Computer executable instructions are generally embodied as digital information available to computer 1000 on some form of computer readable media. In FIG. 10, for example, system memory 1003 may store an operating system and application programs as well as other program Modules and program data. Applications and such may be bundled with an operating system, or may exist separately and draw upon operating system services to function.

It should be understood that while embodiments of the invention described herein may be software implementations, the various techniques described herein may also be implemented by replacing hardware components for at least some program Modules. Thus, while the methods and apparatus of the present invention, or certain aspects or portions thereof, may take the form of program code in a high level procedural or object oriented programming language, the program(s) can also be implemented in assembly or machine language, if desired. In any case, the language may be a compiled or interpreted language, and combined with hardware implementations.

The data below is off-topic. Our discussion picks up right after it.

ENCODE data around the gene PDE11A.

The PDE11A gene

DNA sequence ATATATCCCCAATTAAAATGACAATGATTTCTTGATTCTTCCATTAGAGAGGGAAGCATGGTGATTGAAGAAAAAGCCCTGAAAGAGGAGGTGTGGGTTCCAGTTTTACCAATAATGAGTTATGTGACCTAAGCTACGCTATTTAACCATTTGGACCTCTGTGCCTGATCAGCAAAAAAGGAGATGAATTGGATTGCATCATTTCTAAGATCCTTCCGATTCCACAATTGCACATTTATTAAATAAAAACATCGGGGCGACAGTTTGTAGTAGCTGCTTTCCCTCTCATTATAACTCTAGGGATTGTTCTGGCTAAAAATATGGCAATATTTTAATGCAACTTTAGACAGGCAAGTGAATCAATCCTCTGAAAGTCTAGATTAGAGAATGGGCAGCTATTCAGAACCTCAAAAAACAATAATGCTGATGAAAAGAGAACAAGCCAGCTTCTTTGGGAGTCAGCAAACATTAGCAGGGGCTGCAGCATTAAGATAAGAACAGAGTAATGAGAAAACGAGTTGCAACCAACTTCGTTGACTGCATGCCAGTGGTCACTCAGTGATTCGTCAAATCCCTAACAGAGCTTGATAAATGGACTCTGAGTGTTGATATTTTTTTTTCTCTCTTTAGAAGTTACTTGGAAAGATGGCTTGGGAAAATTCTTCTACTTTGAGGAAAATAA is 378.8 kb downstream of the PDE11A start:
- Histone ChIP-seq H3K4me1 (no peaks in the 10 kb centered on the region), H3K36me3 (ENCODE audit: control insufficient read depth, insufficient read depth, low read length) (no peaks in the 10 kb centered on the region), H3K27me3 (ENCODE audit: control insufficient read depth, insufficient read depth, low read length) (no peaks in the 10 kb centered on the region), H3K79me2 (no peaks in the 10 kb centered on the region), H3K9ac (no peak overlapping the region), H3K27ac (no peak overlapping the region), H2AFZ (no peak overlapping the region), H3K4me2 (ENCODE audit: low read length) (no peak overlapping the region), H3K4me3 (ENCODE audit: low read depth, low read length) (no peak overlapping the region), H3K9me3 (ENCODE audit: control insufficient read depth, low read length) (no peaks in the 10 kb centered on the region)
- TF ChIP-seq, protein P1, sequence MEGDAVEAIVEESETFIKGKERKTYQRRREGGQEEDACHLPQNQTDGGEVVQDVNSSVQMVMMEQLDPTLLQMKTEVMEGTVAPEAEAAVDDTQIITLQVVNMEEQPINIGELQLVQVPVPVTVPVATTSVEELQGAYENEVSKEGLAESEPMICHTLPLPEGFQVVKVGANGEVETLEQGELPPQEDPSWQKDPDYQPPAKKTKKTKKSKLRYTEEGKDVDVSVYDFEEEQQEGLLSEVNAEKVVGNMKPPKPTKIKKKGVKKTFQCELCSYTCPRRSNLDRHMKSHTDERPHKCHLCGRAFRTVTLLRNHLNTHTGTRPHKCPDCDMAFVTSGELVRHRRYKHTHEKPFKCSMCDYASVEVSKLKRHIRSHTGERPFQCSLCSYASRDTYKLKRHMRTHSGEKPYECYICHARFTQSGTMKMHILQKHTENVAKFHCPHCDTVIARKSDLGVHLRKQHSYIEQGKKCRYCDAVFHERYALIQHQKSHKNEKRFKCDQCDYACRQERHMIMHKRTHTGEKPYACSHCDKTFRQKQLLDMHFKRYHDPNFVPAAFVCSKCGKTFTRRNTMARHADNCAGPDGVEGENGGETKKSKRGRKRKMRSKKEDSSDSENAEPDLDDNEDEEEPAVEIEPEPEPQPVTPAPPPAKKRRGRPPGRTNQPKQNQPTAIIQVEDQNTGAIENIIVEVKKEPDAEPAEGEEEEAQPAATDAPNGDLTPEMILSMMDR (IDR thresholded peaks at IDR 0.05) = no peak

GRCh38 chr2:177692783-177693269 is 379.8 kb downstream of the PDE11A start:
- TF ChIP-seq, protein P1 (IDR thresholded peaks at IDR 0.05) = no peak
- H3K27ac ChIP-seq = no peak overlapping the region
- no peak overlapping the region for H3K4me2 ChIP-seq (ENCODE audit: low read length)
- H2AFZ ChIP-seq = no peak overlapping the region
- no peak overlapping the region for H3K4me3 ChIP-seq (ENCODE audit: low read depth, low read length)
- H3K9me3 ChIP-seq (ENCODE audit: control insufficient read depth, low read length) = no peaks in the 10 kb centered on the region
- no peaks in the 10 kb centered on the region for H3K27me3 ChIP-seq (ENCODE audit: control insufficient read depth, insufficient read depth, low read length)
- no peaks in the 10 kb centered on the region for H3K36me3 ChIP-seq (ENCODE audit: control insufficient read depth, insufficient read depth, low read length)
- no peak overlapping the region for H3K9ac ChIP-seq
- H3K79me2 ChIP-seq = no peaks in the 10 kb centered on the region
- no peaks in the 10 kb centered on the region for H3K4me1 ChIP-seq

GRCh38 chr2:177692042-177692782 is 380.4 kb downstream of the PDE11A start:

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Classifications
U.S. Classification713/168
International ClassificationH04L9/00
Cooperative ClassificationG06F21/6209, G06F21/52, G06F21/42
European ClassificationG06F21/62A, G06F21/52, G06F21/42